TOY STORY 4 - She's Just Not That Into You
“Toy Story 4”, ultimately, is a story about letting go after a relationship comes to an end.
It can be crushing to see a lifelong relationship come to an end. Too many memories have been forged and too many good times have been had for it all to just suddenly stop. When one person moves on from the relationship, the other is usually left to pick up the pieces while trying to deal with the heavy emotional toll. They immediately feel lost and try to find a way out of the funk. This can manifest in several ways, but immediately clinging to another a relationship tends to be a popular choice. The person will do everything they can to try and make the new relationship just like the previous one. Unfortunately for them, though, things can never be the same. They are with a different person with different feelings and needs, and problems are certain to develop sooner rather than later. If you’re wondering why I’m opening things this way, it is because I’ve basically just summed up the overall theme of “Toy Story 4”.
The main through line of “Toy Story 4”, which is directed by Josh Cooley, is the fact that Woody (Tom Hanks) is having a hard time coming to grips with the fact he’s now Bonnie’s toy and not Andy’s. With Andy, Woody was the favorite. With Bonnie, though, he often gets relegated to the closet and doesn’t even get to “run the room” like he has been accustomed to doing. Woody does his best to suppress what’s really happening and tries his hardest to help Bonnie, especially when she’s frightened about going to kindergarten.
This leads to the introduction of the film’s newest main character, Forky (Tony Hale). Forky is a decorated spork Bonnie makes as part of an arts and crafts activity. She immediately warms up to it and kindergarten as a whole. Woody, seeing his kid happy, tries to show Forky the ropes, but all Forky wants to do is return to the trash because that is what he is. Forky’s crisis about his identity is one of the funnier earlier parts of the film.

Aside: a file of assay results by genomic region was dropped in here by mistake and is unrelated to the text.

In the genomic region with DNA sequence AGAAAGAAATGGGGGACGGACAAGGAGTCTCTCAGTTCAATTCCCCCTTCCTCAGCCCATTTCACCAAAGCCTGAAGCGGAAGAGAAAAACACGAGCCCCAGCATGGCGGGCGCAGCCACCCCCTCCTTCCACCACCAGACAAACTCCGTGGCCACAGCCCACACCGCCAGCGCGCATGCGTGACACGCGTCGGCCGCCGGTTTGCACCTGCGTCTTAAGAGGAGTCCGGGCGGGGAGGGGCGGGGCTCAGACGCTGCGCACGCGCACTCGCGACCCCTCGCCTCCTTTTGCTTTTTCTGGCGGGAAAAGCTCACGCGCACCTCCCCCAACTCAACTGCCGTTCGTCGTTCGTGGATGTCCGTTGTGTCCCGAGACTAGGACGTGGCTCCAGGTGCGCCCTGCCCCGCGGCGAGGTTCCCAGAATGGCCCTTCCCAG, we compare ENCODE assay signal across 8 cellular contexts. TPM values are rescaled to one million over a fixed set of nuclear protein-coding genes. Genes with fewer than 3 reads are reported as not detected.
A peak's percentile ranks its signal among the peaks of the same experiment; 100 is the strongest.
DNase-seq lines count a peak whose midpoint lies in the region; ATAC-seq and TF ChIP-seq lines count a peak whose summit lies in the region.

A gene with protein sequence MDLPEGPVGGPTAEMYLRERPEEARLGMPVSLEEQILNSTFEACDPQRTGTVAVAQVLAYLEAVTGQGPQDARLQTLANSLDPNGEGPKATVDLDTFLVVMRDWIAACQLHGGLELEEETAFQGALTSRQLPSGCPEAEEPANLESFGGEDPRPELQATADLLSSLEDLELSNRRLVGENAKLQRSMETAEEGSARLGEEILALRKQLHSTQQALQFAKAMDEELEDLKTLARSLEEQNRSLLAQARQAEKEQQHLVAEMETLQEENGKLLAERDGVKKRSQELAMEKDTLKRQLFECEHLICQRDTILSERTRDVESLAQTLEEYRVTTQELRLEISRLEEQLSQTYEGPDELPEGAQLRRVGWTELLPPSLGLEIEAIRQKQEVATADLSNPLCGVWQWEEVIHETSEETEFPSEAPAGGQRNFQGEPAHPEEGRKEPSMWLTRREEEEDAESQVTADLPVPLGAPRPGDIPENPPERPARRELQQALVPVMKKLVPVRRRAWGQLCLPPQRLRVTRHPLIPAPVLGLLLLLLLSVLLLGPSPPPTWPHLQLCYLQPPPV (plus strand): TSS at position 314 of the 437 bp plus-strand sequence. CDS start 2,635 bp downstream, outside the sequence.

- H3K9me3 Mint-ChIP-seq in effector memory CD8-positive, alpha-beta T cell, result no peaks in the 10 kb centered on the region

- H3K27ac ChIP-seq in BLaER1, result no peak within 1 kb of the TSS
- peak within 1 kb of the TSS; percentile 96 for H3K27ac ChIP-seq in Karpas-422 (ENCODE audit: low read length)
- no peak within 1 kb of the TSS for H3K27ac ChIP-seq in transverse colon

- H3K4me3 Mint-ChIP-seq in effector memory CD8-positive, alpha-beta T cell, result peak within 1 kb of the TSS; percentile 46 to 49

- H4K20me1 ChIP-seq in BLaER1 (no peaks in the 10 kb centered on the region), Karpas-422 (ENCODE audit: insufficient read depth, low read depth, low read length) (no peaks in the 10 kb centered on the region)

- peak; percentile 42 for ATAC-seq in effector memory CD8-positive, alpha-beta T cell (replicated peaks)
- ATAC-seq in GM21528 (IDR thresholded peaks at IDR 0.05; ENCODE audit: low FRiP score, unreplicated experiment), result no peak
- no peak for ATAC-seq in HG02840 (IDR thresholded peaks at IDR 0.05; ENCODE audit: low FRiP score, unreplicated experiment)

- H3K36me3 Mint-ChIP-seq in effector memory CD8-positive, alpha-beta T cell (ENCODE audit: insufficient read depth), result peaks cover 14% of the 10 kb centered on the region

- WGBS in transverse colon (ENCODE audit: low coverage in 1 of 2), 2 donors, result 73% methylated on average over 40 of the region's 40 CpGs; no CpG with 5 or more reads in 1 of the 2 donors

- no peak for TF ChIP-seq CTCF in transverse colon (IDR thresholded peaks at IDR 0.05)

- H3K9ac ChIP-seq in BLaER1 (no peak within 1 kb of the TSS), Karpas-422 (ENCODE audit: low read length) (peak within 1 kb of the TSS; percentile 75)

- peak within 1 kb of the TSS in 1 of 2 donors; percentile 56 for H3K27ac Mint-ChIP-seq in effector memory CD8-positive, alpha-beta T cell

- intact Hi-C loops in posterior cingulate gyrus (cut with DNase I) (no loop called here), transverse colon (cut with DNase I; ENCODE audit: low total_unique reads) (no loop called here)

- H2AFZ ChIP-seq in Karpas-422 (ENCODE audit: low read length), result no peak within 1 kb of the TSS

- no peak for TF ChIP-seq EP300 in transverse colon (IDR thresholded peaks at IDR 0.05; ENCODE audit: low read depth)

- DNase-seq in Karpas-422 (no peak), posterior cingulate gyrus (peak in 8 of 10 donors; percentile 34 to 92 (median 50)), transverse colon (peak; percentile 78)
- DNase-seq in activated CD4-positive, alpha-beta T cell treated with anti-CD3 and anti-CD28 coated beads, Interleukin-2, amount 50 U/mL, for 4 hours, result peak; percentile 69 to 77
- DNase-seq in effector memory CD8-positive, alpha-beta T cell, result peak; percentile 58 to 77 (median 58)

The main plot picks up when Bonnie and her family go on a road trip. Bonnie takes along her assortment of toys, but Forky keeps trying to throw himself away. When he ends up out of the family’s R.V., Woody goes after him and convinces him he needs to be a toy to help Bonnie. The duo happen upon an antique store after Woody spots the lamp that belongs to Bo Peep (Annie Potts). The store is also the home of Gabby Gabby (Christina Hendricks) and her army of ventriloquist dummies. Gabby Gabby is in search of a new voice box to satisfy a potential child in her life, and she sets her eyes on Woody.
Woody manages to escape, but Forky is left behind. Woody ends up actually finding Bo Peep, who now lives a life as a hardened but liberated lost toy. She also helps other lost toys try to find new owners and has quite a different outlook on life than Woody does. At the same time, Buzz (Tom Hanks) leaves the R.V. in search of Woody and ends up at a carnival. This is where he is introduced to Ducky and Bunny (Key and Peele), two stuffed animal prizes. The whole gang ends up getting together, along with the likes of Duke Kaboom (Keanu Reeves), in an attempt to get Forky away from Gabby Gabby and back to Bonnie.